Monday, February 28, 2011

In which I chronicle the things people say that are rude, hilarious, or hilariously rude.

Inspired by my lack of inspiration this week, I've decided to compile a list of the funniest, crappiest things people have said to me. That I can remember. A lot of them I've repressed because they weren't funny enough, but don't worry. They resurface in random outbursts periodically. Usually sometime near my period. (See what I did there?)

Here are the ones that make me laugh (so I don't cry):
  • "How did you get married?"
  • "Oh, you're the new Sunday School teacher? Why?"
  • "I see you're wearing a sweater and a pea coat today. You're looking very ... English Department."
  • "I like riding your bike because it makes me appreciate mine."
  • "You're boring. And it's not just because you don't drink."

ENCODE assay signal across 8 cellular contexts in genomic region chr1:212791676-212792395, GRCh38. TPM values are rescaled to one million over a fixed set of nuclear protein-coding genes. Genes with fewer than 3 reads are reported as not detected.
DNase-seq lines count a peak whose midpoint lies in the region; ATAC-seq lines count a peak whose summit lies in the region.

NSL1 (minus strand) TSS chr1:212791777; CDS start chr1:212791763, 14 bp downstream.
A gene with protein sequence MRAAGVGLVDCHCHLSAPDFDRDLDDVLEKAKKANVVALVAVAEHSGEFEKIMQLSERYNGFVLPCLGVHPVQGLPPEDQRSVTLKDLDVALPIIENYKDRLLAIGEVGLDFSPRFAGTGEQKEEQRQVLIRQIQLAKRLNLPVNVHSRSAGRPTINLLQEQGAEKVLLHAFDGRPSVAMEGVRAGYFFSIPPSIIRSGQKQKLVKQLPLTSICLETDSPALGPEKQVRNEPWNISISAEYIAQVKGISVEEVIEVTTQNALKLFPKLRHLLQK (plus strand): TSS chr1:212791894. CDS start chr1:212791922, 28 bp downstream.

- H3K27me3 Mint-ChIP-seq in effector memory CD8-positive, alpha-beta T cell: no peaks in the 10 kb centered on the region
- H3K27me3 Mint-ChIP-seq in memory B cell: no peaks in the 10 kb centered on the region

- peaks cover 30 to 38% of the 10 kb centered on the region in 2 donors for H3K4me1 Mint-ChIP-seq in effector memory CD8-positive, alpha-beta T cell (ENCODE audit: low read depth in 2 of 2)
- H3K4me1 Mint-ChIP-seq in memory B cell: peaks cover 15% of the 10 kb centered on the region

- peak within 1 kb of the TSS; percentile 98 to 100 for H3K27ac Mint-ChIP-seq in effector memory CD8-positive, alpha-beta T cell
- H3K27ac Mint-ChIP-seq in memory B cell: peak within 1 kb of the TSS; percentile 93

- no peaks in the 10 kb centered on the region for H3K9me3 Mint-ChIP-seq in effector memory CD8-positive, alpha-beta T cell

And the back-handed compliment bonus round:
  • "If I didn't think you had potential, I'd have fired you by now."
  • "If I didn't think you had potential, I'd have dumped you by now."
  • "If I was just married and starting out, didn't need a lot of space or anything, I'd like to live in a place like yours." (Spoken by a girl much younger than I am.)
  • "You've lost so much weight, you look like you've lost a person!"
  • "If you got your nose fixed you'd be, like, a ten!"
  • "I think you'd be a fantastic career assistant." (After a discussion on how I'd like to move on from being an assistant.)
Now, you might be saying to yourselves, this is depressing as hell! And you're half right. When I heard these things the first time, I was pretty devastated. Well, not all of them. Some made me laugh immediately. Right in the face of the dummies who said them and then probably immediately regretted saying them.